Smith & James remodels for the future of menswear

In March, [Smith & James] manager Brandon Price decided it was time to upgrade his father’s 2,500-square-foot clothing store. It hadn’t changed since opening in 1916.

“It’s about evolving and bringing in a younger crowd. But it’s also about retaining our unique approach to menswear,” Price said.

While the store’s exterior sits untouched, the inside reflects a new business model. However, evolving for the modern age required three months of hard labor.

The store’s carpet was replaced with hardwoods; fresh gray paint appeared on the walls; clothing cabinets replaced the crowded floor stands; and antique iron rails were installed to hold countless amounts of apparel.

Remodeling also brought a change in layout. The store’s selection of ties, bow ties, coats, trousers and custom clothing were moved to the back of the store. And cabinets and racks filled with sportswear sit at the front as well as a new fitting room.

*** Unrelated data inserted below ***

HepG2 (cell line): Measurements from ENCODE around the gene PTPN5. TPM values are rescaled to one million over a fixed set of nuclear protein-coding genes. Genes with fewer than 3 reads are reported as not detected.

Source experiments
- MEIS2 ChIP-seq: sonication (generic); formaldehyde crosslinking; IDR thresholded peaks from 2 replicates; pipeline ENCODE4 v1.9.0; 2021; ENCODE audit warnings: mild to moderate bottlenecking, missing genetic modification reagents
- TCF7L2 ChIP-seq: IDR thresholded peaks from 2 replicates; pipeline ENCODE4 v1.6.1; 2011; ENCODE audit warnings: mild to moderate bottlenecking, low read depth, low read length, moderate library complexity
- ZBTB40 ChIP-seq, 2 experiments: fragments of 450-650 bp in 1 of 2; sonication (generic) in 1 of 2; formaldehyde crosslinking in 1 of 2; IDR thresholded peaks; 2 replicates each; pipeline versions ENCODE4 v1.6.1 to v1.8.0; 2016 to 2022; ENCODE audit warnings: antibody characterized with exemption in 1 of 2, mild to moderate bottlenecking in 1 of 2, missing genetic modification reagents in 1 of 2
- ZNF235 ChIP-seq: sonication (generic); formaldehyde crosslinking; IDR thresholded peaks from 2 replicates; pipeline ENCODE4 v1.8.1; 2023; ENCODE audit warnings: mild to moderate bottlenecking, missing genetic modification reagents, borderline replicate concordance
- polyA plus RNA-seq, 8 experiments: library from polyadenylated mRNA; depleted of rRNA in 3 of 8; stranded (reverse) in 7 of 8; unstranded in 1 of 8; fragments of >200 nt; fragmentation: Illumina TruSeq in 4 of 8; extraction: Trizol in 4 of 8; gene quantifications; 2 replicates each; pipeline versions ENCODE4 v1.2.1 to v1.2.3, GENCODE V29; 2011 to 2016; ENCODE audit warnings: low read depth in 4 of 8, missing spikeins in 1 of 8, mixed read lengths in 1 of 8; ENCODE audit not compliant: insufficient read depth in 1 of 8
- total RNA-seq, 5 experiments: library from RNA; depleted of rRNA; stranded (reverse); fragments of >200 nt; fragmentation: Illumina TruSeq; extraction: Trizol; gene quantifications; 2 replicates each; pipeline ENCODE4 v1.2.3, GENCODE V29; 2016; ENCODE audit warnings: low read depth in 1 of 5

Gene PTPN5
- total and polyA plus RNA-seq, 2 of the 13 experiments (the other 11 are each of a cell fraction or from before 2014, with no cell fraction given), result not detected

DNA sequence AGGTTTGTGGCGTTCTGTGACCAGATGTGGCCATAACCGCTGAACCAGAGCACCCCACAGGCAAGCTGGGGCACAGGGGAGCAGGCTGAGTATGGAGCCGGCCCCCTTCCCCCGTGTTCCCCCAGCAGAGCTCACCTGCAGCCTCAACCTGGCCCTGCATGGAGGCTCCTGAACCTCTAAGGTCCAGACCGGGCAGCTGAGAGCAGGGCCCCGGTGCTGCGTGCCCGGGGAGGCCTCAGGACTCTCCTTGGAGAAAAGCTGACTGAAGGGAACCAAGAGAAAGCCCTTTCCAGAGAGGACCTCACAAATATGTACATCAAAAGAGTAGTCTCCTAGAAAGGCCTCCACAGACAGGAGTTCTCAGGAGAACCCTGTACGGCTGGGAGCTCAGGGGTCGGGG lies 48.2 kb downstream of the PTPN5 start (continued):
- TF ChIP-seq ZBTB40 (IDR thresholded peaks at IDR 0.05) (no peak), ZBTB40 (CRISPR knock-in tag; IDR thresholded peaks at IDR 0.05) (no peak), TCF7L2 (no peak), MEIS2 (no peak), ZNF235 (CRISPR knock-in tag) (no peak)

“The world isn’t as formal anymore. That’s the kind of change we’re going through,” said Price. “The biggest change in this industry is the tailoring.”

Behind the scenes is Chip Bittner, the tailor extraordinaire who joined the team in 2000.

“Suits are our lifeblood. If you can’t touch it and feel it in the store, I’ll come to you and tailor a modern fit in fifteen minutes. That’s why we’re the total package,” Bittner said.

The ever-changing world of fashion has never deterred the old-school store from its passion: one-of-a-kind brands that are mostly American-made. The store has garnered a diverse inventory that includes Barbour apparel, Allen Edmonds dress shoes and more.

The store’s freshly painted, modern presentation melded with its selection of custom fit, American-made apparel is being noticed by customers and business leaders.

“I bought my first suit from there when I turned 10 years old,” said Greer lawyer Ronnie Bruce. “The Price family took men’s clothing to a new level. But I love the way they’ve renovated. It broke the monotony of the store.”

“Downtown Greer prides itself on its sense of history and community while also being exciting and vibrant, and the Smith & James remodel encapsulates this spirit,” said Kyle Mensing, commercial development director for the Greer Development Corporation.

While the store has caught up with the modern age, it hasn’t forgotten its roots. Many of its antique furniture pieces, such as a handmade tie cabinet, have remained.

The store’s history is embedded in those remaining pieces of furniture.